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EEOC Issues Final Regulations to the Pregnant Workers Fairness Act (PWFA): Key Takeaways
Apr 25, 2024

EEOC Issues Final Regulations to the Pregnant Workers Fairness Act (PWFA): Key Takeaways

Topics: Discrimination, Harassment & Retaliation, Employee Leave, New Laws & Legislation, Personnel Policies and Procedures

Last week, the U.S. Equal Employment Opportunity Commission (“EEOC”) released its 408-page final rule to implement the Pregnant Workers Fairness Act (PWFA), which provides key provisions for employers as to their duties to pregnant workers under the law.

The final rule, which goes into effect on June 18, 2024, considered over 100,000 public comments the EEOC received in response to its proposed rule issued in August 2023.


  • Expansive Scope of Covered Conditions
    • Conditions that qualify for a “request for accommodation” under the PWFA include current pregnancy, past pregnancy, potential pregnancy, lactation (including breastfeeding and pumping), use of birth control, menstruation, migraines, pregnancy-related conditions that are episodic-like morning sickness, postpartum depression, gestational diabetes, infertility and fertility treatments, preeclampsia, endometriosis, miscarriage, stillbirth, and having or choosing to have an abortion, among other conditions.
  • Limitations on Supporting Documentation Employer Can Request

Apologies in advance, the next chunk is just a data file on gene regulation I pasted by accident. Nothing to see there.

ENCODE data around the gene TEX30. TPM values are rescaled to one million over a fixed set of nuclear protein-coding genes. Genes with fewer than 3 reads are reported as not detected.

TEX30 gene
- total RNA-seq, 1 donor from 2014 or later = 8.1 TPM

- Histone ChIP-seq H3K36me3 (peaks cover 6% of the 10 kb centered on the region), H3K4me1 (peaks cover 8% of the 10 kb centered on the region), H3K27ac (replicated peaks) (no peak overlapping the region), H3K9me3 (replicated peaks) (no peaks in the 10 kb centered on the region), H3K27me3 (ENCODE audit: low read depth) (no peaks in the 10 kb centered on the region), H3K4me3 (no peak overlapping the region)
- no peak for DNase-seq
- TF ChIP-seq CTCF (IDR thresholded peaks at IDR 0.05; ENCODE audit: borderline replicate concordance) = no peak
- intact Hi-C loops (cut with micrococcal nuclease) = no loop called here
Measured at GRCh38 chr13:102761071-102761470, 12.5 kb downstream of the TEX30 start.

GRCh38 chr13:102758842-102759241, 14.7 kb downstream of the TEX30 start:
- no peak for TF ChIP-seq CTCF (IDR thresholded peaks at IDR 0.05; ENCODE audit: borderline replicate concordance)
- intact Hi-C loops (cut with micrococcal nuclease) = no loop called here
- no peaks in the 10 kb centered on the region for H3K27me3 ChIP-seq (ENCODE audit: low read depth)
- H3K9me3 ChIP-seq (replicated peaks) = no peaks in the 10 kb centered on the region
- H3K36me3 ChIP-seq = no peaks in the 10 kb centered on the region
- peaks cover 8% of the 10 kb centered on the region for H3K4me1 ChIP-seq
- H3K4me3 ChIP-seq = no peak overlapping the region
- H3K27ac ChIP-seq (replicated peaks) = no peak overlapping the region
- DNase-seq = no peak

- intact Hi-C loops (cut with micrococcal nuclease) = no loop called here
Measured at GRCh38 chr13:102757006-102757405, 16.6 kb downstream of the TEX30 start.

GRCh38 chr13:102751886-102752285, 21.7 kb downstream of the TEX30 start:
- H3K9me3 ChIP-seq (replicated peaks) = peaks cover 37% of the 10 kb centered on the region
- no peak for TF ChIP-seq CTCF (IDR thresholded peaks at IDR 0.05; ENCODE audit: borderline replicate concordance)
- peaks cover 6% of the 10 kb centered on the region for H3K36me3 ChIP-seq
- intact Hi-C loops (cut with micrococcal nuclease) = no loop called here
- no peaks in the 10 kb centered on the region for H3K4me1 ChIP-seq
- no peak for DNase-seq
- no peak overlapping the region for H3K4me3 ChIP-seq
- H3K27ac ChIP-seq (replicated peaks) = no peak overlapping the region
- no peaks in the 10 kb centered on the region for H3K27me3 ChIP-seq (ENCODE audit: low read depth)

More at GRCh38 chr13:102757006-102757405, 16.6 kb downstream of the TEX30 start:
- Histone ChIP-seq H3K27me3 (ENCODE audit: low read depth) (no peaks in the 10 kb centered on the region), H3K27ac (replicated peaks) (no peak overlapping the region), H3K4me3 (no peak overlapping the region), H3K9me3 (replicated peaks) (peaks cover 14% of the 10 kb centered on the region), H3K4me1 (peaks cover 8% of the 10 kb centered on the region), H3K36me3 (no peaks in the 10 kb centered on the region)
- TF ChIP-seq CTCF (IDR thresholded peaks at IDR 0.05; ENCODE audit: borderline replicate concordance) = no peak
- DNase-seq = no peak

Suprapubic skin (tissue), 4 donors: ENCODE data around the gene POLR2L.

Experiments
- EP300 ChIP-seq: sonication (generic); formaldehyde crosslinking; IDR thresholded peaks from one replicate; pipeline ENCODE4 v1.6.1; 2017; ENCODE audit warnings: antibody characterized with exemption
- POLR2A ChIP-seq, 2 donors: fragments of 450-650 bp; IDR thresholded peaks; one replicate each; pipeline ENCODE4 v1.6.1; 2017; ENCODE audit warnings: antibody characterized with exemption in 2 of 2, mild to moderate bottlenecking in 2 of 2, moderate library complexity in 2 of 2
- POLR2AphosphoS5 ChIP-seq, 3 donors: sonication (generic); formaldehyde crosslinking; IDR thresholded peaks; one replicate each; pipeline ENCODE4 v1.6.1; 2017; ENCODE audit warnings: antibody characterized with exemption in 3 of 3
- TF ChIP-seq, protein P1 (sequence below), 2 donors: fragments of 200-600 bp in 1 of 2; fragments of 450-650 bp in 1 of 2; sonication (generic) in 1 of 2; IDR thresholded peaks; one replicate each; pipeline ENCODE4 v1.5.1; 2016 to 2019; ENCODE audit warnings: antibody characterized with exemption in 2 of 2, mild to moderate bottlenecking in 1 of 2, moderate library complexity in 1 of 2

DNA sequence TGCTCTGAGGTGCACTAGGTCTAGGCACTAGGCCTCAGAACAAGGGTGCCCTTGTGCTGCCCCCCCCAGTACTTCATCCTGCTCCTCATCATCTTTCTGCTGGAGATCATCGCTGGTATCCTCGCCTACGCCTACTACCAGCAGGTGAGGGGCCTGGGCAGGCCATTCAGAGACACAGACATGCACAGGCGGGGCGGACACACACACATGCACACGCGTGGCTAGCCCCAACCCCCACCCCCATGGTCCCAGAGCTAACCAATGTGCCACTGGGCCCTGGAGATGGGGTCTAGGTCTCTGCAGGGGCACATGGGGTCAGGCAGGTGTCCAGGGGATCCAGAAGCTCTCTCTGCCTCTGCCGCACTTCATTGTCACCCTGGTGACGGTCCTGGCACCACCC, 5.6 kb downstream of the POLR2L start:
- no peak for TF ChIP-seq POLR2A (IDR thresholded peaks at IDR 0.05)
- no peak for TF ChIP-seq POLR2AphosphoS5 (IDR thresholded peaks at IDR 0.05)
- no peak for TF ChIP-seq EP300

• Under the final rule, as in the proposed rule, employers are limited to reasonable documentation, which includes:
      • Minimum documentation sufficient to confirm the employee’s physical or mental condition;
      • Documentation that confirms that the physical or mental condition is related to, affected by, or arises out of pregnancy, childbirth, or related medical conditions; and
      • Documentation that describes the change or adjustment needed at work due to the limitation.
  • Employees May Be Excused From “Essential Functions” for Longer
    • The PWFA allows an employee to be qualified for an accommodation, even if they cannot perform one or more essential functions of the job, if the inability to perform the essential function(s) is “temporary,” the employee could perform the essential function(s) “in the near future,” and the inability to perform the essential function(s) could be reasonably accommodated.
    • The final rule does not define “in the near future” for childbirth or related medical conditions. It is presumed to mean generally 40 weeks for a current pregnancy, but the rule provides that this would otherwise be determined “on a case-by-case basis.”
  • Broad Guidance as to Possible Reasonable Accommodations
    • The final rule provides specific examples of possible reasonable accommodations under the PWFA, including frequent breaks, sitting/standing, schedule changes, part-time work, and paid and unpaid leave to recover, remote work, closer parking, light duty, making existing facilities accessible or modifying the work environment, job restructuring, temporarily suspending one or more essential functions, acquiring or modifying equipment, uniforms, or device, and adjusting or modifying examinations or policies.